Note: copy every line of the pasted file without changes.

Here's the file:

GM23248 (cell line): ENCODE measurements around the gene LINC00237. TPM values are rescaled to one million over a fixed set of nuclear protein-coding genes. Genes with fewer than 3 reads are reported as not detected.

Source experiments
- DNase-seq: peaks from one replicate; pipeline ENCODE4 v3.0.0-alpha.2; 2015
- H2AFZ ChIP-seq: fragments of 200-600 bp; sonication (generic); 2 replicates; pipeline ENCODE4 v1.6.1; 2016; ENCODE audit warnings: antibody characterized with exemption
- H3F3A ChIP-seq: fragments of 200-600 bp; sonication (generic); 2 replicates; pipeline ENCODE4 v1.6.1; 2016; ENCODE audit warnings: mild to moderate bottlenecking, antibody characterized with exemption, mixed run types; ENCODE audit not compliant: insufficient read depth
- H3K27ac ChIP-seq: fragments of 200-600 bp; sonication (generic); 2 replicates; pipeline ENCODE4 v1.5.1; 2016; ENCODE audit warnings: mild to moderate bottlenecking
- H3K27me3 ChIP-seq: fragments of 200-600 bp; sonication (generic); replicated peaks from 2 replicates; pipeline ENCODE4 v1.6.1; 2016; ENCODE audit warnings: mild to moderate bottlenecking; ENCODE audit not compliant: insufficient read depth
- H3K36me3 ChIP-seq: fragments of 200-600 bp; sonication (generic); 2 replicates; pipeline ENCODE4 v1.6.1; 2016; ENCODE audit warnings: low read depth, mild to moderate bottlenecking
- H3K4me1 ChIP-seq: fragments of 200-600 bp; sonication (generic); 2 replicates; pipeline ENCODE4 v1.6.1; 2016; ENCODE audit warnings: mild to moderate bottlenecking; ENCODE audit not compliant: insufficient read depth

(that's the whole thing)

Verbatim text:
GM23248 (cell line): ENCODE measurements around the gene LINC00237. TPM values are rescaled to one million over a fixed set of nuclear protein-coding genes. Genes with fewer than 3 reads are reported as not detected.

Source experiments
- DNase-seq: peaks from one replicate; pipeline ENCODE4 v3.0.0-alpha.2; 2015
- H2AFZ ChIP-seq: fragments of 200-600 bp; sonication (generic); 2 replicates; pipeline ENCODE4 v1.6.1; 2016; ENCODE audit warnings: antibody characterized with exemption
- H3F3A ChIP-seq: fragments of 200-600 bp; sonication (generic); 2 replicates; pipeline ENCODE4 v1.6.1; 2016; ENCODE audit warnings: mild to moderate bottlenecking, antibody characterized with exemption, mixed run types; ENCODE audit not compliant: insufficient read depth
- H3K27ac ChIP-seq: fragments of 200-600 bp; sonication (generic); 2 replicates; pipeline ENCODE4 v1.5.1; 2016; ENCODE audit warnings: mild to moderate bottlenecking
- H3K27me3 ChIP-seq: fragments of 200-600 bp; sonication (generic); replicated peaks from 2 replicates; pipeline ENCODE4 v1.6.1; 2016; ENCODE audit warnings: mild to moderate bottlenecking; ENCODE audit not compliant: insufficient read depth
- H3K36me3 ChIP-seq: fragments of 200-600 bp; sonication (generic); 2 replicates; pipeline ENCODE4 v1.6.1; 2016; ENCODE audit warnings: low read depth, mild to moderate bottlenecking
- H3K4me1 ChIP-seq: fragments of 200-600 bp; sonication (generic); 2 replicates; pipeline ENCODE4 v1.6.1; 2016; ENCODE audit warnings: mild to moderate bottlenecking; ENCODE audit not compliant: insufficient read depth